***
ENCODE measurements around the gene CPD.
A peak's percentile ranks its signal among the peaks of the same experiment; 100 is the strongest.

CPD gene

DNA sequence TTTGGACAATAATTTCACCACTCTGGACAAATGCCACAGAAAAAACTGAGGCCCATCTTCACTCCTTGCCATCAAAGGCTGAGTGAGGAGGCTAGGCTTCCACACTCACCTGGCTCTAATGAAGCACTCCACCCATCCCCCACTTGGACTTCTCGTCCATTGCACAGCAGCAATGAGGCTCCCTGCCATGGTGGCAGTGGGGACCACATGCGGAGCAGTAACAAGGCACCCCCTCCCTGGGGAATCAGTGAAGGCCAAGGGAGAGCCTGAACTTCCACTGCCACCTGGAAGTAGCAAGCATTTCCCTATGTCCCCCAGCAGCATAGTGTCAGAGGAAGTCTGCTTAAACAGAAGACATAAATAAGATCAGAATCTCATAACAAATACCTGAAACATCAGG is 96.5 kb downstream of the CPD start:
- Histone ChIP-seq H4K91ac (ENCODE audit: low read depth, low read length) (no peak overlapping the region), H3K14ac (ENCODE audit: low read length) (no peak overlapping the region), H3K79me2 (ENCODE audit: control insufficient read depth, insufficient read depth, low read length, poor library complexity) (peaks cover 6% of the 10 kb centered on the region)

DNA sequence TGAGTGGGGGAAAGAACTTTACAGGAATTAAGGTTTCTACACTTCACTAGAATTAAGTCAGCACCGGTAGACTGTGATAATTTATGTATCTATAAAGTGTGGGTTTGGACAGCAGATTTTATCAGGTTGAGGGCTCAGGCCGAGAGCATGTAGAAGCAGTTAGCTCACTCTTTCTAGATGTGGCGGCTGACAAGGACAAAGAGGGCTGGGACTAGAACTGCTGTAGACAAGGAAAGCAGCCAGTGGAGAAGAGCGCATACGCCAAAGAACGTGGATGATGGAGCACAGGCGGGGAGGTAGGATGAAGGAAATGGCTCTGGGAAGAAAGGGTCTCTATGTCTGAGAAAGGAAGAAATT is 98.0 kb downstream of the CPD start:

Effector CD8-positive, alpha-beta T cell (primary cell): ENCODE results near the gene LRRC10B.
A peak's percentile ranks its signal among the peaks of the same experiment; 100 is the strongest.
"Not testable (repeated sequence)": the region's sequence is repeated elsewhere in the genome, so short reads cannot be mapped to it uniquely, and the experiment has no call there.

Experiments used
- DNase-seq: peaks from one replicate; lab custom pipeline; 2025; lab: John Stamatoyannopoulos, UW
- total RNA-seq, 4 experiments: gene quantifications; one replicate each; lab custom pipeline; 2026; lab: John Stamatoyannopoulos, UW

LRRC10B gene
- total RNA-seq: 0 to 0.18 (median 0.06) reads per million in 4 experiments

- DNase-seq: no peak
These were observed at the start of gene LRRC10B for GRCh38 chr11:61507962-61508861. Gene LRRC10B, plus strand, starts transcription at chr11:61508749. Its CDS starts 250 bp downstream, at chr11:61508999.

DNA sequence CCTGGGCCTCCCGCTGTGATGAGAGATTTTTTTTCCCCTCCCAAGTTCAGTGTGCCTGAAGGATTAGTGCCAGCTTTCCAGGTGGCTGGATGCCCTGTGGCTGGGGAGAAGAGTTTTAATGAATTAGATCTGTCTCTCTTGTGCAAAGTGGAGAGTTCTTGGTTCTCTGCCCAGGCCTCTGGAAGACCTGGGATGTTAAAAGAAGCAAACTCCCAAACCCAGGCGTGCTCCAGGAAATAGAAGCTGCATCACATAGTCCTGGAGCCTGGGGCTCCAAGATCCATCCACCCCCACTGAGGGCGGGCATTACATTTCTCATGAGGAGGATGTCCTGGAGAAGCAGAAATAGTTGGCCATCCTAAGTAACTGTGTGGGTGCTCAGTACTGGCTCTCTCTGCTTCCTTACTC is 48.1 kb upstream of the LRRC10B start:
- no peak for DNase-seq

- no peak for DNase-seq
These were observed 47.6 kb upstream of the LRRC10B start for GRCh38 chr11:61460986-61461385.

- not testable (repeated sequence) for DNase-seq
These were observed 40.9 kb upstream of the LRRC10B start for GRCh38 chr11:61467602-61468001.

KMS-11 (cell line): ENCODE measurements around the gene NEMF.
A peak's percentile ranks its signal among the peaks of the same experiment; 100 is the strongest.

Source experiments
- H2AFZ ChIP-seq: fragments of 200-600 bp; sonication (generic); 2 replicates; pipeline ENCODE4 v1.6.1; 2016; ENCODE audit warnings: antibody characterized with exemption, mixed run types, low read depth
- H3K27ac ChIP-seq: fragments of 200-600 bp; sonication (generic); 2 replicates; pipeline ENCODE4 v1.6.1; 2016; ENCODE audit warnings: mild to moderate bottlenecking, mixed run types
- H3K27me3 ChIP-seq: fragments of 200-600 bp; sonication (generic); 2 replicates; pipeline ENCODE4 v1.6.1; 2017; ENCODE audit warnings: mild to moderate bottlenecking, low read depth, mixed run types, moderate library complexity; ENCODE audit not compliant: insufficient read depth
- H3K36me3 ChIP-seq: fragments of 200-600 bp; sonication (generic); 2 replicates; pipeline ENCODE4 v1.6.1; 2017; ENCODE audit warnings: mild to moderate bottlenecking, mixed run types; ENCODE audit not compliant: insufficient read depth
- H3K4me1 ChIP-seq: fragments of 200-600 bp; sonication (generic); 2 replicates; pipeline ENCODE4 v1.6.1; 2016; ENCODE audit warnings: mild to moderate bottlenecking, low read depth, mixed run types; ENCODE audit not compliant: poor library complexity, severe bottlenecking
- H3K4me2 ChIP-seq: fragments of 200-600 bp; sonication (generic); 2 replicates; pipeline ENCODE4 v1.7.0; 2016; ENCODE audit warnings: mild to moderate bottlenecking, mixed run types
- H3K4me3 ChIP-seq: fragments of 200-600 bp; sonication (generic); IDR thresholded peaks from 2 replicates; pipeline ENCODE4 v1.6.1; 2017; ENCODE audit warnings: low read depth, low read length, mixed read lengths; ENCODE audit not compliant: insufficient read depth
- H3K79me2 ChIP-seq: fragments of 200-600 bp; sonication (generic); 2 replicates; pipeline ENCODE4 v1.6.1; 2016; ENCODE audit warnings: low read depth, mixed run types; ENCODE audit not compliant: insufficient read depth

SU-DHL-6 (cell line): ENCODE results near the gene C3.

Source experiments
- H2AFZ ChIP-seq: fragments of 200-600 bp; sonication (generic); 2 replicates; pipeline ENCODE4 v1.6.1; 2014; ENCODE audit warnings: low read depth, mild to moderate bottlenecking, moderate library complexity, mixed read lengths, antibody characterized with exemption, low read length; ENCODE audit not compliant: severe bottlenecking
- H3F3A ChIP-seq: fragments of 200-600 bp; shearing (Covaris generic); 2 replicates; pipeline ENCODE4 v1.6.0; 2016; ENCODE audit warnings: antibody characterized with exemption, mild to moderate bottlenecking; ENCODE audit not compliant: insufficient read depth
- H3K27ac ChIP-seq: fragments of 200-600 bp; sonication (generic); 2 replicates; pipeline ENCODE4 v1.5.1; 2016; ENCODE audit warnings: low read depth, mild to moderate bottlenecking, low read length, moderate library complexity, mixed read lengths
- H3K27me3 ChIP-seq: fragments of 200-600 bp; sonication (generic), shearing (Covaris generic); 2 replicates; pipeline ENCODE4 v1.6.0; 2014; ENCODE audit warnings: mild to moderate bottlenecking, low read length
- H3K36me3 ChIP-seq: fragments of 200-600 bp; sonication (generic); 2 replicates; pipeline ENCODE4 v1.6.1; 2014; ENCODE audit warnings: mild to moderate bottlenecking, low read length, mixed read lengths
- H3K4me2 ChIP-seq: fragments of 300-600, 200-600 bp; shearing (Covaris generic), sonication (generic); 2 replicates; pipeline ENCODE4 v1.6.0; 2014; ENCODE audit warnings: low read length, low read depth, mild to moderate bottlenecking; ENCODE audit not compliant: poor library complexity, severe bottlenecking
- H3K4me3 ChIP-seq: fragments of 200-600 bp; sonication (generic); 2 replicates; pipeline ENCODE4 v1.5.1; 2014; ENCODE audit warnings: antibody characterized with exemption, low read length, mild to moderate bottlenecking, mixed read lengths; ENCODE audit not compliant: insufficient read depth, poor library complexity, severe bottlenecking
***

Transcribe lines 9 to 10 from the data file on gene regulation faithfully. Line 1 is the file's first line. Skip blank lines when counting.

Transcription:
"Not testable (repeated sequence)": the region's sequence is repeated elsewhere in the genome, so short reads cannot be mapped to it uniquely, and the experiment has no call there.

Experiments used